This Week In Startups

A few weeks ago Jason Calacanis stopped by our new offices and recorded an episode of This Week In Startups. It was a fun chat, almost an hour long. My audio is not as good as the audio on Jason so it's a bit hard to hear me unless you want to hear Jason shouting.

If you want to fast forward through the sponsorship message, go to 6:30 and start there.

If you want to fast forward through parts of the discussion, here is the breakdown:

0:00-1:00 Welcome to TWiST from NYC in the Union Square Ventures' offices.
1:00-2:00 Thank you to iStockphoto for sponsoring the show.
2:00-6:30 Demonstration of how easy it is to purchase high-quality photos within iStockphoto.
6:30-8:00 Welcome to Fred Wilson, principal at Union Square Ventures.
8:00-8:30 Jason: The biggest mistake of my career was not listening to [Fred’s] wife when she advised me to go national with Silicon Alley Reporter.
8:30-9:30 How much of being a VC is being a therapist to the entrepreneurs?
9:30-10:30 You’ve worked with Mark Pincus, what was that like?
10:30-11:45 You invested in all four of Mark’s companies, yes?
11:45-14:00 When Mark came to you for the fourth time with Zynga, what did you say?
14:00-15:15 The same sort of situation happened with Twitter, didn’t it?
15:15-16:30 If a VC flies out to see you–the entrepreneur–you know there’s serious intent.
17:45-19:15 So speed is the big difference between web 1.0 and now?
19:15-20:15 Have you ever spoken for your companies too much on your blog?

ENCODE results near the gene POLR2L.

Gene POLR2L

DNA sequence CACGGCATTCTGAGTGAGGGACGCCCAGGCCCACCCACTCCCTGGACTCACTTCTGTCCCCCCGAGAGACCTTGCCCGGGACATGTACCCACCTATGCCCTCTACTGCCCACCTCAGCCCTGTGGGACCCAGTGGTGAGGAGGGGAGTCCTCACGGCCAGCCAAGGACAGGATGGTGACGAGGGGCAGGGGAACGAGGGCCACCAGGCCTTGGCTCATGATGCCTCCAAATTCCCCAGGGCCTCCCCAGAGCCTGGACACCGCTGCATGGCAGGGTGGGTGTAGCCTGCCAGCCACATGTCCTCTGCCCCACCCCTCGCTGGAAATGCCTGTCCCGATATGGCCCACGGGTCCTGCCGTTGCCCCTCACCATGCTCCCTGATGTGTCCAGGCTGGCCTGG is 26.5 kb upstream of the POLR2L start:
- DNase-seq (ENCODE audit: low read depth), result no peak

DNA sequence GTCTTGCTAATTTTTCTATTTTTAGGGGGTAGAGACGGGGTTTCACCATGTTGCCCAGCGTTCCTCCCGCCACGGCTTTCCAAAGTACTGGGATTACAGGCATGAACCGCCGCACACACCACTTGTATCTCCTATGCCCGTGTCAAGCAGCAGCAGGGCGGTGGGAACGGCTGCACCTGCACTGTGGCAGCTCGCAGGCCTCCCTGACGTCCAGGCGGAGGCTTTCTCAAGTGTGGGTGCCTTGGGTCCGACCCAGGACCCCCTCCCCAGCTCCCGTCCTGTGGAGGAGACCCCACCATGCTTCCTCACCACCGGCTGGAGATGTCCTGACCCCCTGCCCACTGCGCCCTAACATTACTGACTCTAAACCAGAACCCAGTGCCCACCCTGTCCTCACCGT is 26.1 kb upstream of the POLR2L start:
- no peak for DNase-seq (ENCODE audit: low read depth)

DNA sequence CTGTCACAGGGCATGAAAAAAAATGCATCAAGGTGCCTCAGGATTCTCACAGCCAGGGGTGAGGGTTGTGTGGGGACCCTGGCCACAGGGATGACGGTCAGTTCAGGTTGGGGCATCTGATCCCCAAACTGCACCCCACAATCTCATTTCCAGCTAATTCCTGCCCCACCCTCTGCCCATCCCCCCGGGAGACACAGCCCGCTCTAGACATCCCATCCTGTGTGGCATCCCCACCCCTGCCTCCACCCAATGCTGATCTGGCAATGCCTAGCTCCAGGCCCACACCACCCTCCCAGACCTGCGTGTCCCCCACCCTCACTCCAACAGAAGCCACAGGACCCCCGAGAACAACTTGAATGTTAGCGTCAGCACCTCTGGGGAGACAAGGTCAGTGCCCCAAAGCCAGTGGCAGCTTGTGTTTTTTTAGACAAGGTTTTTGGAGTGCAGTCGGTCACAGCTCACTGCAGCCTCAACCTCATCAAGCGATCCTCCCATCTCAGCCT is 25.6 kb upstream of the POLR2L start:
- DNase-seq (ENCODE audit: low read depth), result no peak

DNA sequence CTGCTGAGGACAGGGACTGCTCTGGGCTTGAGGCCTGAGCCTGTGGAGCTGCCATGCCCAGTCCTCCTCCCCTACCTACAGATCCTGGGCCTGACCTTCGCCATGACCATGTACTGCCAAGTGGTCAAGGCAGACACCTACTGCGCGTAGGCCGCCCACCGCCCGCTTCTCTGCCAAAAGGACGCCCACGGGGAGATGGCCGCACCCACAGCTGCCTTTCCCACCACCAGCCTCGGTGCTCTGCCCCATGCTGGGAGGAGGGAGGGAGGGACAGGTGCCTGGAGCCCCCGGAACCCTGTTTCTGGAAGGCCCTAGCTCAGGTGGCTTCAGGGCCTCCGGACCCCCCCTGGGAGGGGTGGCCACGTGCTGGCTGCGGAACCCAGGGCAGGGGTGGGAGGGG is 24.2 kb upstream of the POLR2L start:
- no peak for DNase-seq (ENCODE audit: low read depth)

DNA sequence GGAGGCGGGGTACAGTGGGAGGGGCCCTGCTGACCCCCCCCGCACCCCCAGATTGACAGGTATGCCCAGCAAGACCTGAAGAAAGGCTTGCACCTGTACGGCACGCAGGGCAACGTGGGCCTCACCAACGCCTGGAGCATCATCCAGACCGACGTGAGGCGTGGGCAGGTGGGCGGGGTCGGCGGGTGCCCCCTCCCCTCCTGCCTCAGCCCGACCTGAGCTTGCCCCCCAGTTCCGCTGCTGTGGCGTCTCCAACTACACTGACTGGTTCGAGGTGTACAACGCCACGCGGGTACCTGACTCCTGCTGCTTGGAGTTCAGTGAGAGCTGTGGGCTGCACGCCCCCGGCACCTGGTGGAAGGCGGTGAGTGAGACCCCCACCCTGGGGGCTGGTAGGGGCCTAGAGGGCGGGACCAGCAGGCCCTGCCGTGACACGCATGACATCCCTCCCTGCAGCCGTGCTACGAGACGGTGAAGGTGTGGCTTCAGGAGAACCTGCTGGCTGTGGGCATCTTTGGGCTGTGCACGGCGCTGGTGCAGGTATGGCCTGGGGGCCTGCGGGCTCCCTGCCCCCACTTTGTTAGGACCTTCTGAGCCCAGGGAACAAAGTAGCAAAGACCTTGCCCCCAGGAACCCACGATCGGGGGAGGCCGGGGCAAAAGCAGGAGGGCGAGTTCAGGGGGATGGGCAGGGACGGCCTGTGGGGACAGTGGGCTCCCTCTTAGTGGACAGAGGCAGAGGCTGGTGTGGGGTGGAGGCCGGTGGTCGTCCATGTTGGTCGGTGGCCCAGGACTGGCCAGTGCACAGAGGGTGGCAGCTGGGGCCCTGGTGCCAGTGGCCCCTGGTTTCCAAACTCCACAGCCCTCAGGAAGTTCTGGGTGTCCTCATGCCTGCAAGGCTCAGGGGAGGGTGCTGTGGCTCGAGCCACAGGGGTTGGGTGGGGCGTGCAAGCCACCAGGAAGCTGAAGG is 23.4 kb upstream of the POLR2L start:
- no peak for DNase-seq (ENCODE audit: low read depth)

20:15-20:45 Your blog has really made you into one of the most well-known east coast VCs around today.
20:45-22:30 How much of your success this time around has been because of the blog?
22:30-23:30 Did you enable too much transparency and lose some of your power?
23:30-24:30 If money’s not an issue, why go to a VC?
24:30-25:00 Are there funds that are now following Union Square Ventures?
25:00-26:00 Thank you to MailChimp for sponsoring the show.
26:00-29:30 Demonstration of how you can segment your lists to target your emails using MailChimp.
29:30-30:00 Fred explains why he would like to see entrepreneurs work backwards and think about who they would like to invest in them.
30:00-32:15 How do you reconcile this, the new golden era of Internet companies, with the scars you have from past fund failures?
32:15-33:00 When do founders start thinking, “I should start a new company?”
33:00-35:15 Let’s talk about entrepreneurs. What are you looking to see in the eyes of an entrepreneur?
35:15-37:00 So you’re looking for a persuasiveness that is so strong, people can’t help but follow that person?
37:00-38:15 Do you find that this new generation of founders has an entitlement issue, thinking that they’re owed success?
38:15-39:15 Does that make that person impossible to manage?
39:15-42:15 Are you on the secondary markets? What’s your take on that?
42:15-43:45 Fred: Are Mahalo shares being traded?
43:45-45:30 Are limited partners stoked about the secondary market?
45:30-46:15 Why does a venture firm put money into a single established company and not into several startups?
46:15-48:30 What does an opportunity fund mean?
48:30-49:00 Fred: In the private equity business, you buy one and you’re done. In the venture business, you make multiple investments and the risks are mitigated.
49:00-50:40 What’s your advice for a young entrepreneur who wants your money?
50:40-51:15 Fred, it’s been great to watch you rise over the years. Thank you so much.
51:15-51:45 Thank you again to our sponsors. We appreciate all of your support!